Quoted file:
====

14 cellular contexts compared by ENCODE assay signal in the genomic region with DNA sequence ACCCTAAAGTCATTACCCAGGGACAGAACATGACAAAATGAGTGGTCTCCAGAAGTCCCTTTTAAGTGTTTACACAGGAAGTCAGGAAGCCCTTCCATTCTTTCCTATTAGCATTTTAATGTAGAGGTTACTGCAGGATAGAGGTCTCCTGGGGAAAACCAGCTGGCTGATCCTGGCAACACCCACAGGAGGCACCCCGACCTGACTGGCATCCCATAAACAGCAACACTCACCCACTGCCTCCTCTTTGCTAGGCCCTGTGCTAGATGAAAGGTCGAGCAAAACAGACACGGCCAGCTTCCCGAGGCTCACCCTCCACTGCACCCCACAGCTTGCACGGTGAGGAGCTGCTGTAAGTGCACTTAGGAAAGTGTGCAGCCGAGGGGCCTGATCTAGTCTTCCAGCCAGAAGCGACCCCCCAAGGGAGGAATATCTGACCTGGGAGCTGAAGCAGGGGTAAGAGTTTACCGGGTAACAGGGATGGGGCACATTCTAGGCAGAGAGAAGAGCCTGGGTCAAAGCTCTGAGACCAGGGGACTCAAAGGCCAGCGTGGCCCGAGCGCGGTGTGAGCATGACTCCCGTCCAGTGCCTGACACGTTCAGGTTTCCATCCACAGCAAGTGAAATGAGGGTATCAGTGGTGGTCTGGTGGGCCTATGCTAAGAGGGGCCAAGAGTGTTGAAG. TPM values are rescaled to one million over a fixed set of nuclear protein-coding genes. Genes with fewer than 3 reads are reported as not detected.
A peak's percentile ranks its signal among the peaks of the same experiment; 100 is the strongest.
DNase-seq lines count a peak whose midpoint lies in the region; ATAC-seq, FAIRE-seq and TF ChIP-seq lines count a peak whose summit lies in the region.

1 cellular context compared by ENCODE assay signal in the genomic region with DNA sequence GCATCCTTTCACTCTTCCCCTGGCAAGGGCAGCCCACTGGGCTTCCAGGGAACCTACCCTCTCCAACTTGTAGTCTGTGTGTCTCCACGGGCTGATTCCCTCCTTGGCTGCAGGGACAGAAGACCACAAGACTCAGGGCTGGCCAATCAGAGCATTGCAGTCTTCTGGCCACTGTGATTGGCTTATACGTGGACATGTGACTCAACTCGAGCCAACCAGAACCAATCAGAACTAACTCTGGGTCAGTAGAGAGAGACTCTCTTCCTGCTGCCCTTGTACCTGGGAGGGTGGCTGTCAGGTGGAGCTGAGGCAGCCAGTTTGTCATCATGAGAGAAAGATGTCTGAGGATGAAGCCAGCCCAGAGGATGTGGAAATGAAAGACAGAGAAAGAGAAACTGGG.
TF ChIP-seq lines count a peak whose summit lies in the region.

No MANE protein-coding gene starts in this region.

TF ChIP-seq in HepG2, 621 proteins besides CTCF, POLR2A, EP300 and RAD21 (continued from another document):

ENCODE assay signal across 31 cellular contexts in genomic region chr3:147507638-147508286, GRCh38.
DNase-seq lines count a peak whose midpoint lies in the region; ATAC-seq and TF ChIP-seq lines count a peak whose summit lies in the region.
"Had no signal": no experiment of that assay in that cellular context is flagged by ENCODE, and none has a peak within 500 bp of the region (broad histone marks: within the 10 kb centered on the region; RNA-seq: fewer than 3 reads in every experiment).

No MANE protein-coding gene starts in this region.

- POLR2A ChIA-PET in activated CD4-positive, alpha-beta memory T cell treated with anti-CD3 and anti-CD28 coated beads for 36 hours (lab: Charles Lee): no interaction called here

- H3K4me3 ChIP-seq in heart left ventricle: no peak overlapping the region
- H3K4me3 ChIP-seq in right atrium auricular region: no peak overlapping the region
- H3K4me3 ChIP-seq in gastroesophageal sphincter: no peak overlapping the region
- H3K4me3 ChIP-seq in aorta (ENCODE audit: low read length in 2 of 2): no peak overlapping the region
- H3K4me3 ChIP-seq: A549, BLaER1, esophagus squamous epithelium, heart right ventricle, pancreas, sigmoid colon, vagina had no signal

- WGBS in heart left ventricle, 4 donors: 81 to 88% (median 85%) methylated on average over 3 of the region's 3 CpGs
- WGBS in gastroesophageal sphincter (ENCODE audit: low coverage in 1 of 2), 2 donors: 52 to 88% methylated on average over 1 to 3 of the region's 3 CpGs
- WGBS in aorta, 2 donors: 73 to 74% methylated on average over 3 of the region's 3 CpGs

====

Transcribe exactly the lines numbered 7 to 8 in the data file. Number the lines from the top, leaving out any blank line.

TF ChIP-seq in HepG2, 621 proteins besides CTCF, POLR2A, EP300 and RAD21 (continued from another document):

ENCODE assay signal across 31 cellular contexts in genomic region chr3:147507638-147508286, GRCh38.